A vaccine, a seat across from the IMF, and the economy

Almost three months into the global pandemic, the scorecards for most economies are in. The first quarter of this year was awful for just about every country in the world, even though most did not start responding to the challenge posed by COVID-19, through restrictions on movement, until mid-March. This latter reason is why most commentators are sure that output numbers for most economies will be worse this quarter than they were in the first three months of the year. Inflation, unemployment, and business bankruptcy numbers currently support this outlook. Technically, therefore, the global economy will be in recession by the end of June.

As befitting the first country to respond to the lockdown, and the most draconian implementer of the restrictions on movement that best describe the global response to containing the virus’ spread, China was the first country to tentatively lift restrictions as it felt confident that it had put a lid on the virus’ capacity to replicate. Other countries have since gone down this path. Significantly, gauges of purchasing managers’ expectations in these countries have recovered dramatically. Still below the 50 point mark at which economies are still thought to be contracting, most of the recent purchasing managers index scores show a sharp upturn once lockdowns are lifted.

Do these support the view that once a vaccine or treatment is found for the virus, the global recovery will be a sharp one? Not much of that matters right now, given that the best-case timeline for a therapeutic breakthrough is by the third quarter of this year. Until then countries will remain challenged to keep the funding taps open in order that their economies are not completely submerged, as it were. Nowhere is this difficulty more obvious than back home. Here, the dilemma faced by the Buhari government remains where to find the money to finance the boost that the economy requires to stay on an even keel until global demand recovers.

This task, currently, is broader than are the action plans from thinking through the near- to medium-term implications for the economy of the outlook for crude oil. As it is, on the back of its numerous pre-pandemic interventions, the Central Bank of Nigeria (CBN) might already be in violation of the limits imposed on how much it can lend to government by both the CBN Act 2007 and the Fiscal Responsibility Act 2007. Granted that persuaded of a “clear and present threat to national security or sovereignty of the Federal Republic of Nigeria”, the latter Act allows the president, in any given year, to budget for a fiscal deficit “exceeding three percent of the estimated gross domestic product or any sustainable percentage as may be determined by the National Assembly for each financial year”, it is doubtful whether both fiscal and monetary authorities currently have the fire power to spend at the levels needed to move the economy’s dial.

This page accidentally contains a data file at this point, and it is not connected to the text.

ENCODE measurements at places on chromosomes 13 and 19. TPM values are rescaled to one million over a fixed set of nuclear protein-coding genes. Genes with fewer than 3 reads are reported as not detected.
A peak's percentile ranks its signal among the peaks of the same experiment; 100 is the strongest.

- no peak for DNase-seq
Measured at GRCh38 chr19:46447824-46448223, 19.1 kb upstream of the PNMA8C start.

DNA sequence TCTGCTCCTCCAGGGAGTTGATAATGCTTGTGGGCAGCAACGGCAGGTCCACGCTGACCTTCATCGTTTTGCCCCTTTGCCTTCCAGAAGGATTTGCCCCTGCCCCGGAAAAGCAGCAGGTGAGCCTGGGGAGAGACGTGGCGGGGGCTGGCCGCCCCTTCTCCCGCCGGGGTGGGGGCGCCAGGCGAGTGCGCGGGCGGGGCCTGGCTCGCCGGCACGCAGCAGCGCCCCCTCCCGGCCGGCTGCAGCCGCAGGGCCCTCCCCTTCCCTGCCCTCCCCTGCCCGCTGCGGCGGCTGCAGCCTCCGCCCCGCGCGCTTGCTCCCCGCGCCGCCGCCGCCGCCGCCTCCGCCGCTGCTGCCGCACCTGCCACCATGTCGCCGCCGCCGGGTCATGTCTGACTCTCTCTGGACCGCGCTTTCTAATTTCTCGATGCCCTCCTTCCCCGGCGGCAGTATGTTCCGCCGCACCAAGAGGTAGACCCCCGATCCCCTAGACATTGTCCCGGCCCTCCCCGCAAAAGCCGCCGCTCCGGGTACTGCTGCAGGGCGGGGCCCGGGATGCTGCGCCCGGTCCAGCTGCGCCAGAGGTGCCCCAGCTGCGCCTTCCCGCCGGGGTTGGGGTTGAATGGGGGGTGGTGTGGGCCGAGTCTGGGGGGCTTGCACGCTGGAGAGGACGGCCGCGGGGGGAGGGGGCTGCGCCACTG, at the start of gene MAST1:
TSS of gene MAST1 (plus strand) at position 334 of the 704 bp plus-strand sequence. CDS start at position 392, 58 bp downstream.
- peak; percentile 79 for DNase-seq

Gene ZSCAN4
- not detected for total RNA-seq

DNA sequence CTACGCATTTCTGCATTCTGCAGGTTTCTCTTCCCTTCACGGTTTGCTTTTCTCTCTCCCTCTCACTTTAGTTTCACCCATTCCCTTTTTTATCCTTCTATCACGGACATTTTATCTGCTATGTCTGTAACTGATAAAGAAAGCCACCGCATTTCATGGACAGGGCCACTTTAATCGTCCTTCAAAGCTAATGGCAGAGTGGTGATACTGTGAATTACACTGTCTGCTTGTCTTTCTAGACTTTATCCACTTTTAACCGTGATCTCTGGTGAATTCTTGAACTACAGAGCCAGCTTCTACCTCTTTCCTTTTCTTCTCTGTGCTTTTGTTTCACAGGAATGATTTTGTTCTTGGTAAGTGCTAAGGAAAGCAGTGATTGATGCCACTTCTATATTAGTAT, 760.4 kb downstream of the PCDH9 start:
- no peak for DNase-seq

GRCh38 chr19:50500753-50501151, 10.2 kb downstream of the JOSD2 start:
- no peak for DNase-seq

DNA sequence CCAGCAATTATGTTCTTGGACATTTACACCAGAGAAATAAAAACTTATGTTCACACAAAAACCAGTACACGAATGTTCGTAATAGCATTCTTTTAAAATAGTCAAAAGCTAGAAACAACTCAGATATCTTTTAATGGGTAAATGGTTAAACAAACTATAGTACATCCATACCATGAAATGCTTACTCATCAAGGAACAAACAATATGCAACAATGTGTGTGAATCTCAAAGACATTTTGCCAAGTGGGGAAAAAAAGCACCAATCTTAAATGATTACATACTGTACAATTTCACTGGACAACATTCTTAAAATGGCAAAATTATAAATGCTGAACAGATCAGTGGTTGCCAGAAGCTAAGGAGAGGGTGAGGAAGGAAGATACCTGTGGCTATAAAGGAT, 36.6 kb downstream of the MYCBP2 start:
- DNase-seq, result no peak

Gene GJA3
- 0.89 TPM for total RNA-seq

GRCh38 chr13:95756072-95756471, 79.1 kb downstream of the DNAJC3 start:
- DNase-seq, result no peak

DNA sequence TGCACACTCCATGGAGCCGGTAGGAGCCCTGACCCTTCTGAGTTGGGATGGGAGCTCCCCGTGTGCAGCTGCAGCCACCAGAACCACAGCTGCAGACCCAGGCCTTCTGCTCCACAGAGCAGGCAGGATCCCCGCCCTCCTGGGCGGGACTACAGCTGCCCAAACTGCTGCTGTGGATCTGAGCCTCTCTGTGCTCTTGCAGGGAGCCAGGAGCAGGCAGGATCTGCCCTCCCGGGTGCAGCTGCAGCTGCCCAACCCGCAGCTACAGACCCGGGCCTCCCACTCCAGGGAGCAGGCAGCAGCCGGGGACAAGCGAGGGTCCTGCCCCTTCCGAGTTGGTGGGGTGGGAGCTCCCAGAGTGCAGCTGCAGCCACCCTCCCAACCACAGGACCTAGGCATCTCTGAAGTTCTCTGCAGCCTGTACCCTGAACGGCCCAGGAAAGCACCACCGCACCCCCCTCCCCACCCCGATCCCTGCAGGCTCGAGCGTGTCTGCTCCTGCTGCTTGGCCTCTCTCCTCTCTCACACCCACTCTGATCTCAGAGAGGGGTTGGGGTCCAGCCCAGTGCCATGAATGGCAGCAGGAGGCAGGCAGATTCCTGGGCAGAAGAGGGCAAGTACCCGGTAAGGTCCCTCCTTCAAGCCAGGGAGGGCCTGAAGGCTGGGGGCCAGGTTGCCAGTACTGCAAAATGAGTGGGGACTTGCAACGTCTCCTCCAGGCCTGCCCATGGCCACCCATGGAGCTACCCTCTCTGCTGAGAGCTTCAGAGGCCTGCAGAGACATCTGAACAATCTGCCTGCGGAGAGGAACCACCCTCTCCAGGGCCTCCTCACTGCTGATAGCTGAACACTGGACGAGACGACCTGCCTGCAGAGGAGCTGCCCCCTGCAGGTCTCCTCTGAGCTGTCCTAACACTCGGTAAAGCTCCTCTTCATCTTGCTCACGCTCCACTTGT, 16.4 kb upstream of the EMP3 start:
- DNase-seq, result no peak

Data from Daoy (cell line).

Recourse to the International Monetary Fund (IMF)’s Rapid Financing Instrument (RFI) facility was thus inevitable. While we continue to debate whether the RFI is a loan or not (and on what terms), it is fair to submit that Nigeria’s existing debt burden means that further external borrowing will not be easy, at least, commercially – both in terms of being readily available and affordable. Lebanon and Argentina’s recent debt defaults guarantee that financing conditions for emerging economies will be tougher over the next five years. As an aside, although the RFI may not come with the “conditionalities” associated with the IMF’s traditional balance of payments support arrangement, to the extent that we have to repay the sums given us over a mutually agreed period, and were “required to cooperate with the IMF to make efforts to solve (our) balance of payments difficulties and to describe the general economic policies that (we) proposed to follow”, the RFI is a loan. One to which, in addition, the finance minister is reported to have ascribed a coupon.

Domestic borrowing is of a different order, though. The CBN has kept rates artificially low. Accordingly, some have argued that this is the best time for government to stock up on domestic debt. But as I am minded to point out, an economy is like a latex balloon. You forcibly squeeze air out of any part of this, and a bulge builds up elsewhere. There is a cost to financial repression. And in our current case, rates on naira asset far lower than inflation mean that the naira is headed for “shit money” status. No one with a long-term savings need will seek to hold the naira. And so, the dollarisation of the economy will continue, further imperilling the economy’s outcomes.

A large part of the ongoing conversation about the economy’s outlook is taken by reflection on the severity of this year’s downturn. The loss of oil revenues, already well advanced before the pandemic, will hurt. As will the extinguishing of personal home remittances – with large parts of our diaspora treading water in their respective host countries. The half-hearted lockdowns across the country may turn out to have been far more disruptive of domestic economic activity than they were of the virus’ infection path and mortality rate. All of which mean that an ailing economy may soon be headed for the intensive care unit.

Effective policy responses will matter. But an autarkic mindset, a staple of our policy pronouncements to date, will hurt. Either way, neither offers a useful answer to the question: “How long, therefore, before we are again across the table from the IMF?” However this question is answered, one fact is not in doubt, it would matter for the medium-term health of the Nigerian economy that a vaccine or a treatment for the new coronavirus is found, and very soon

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Ihesiulo Grace

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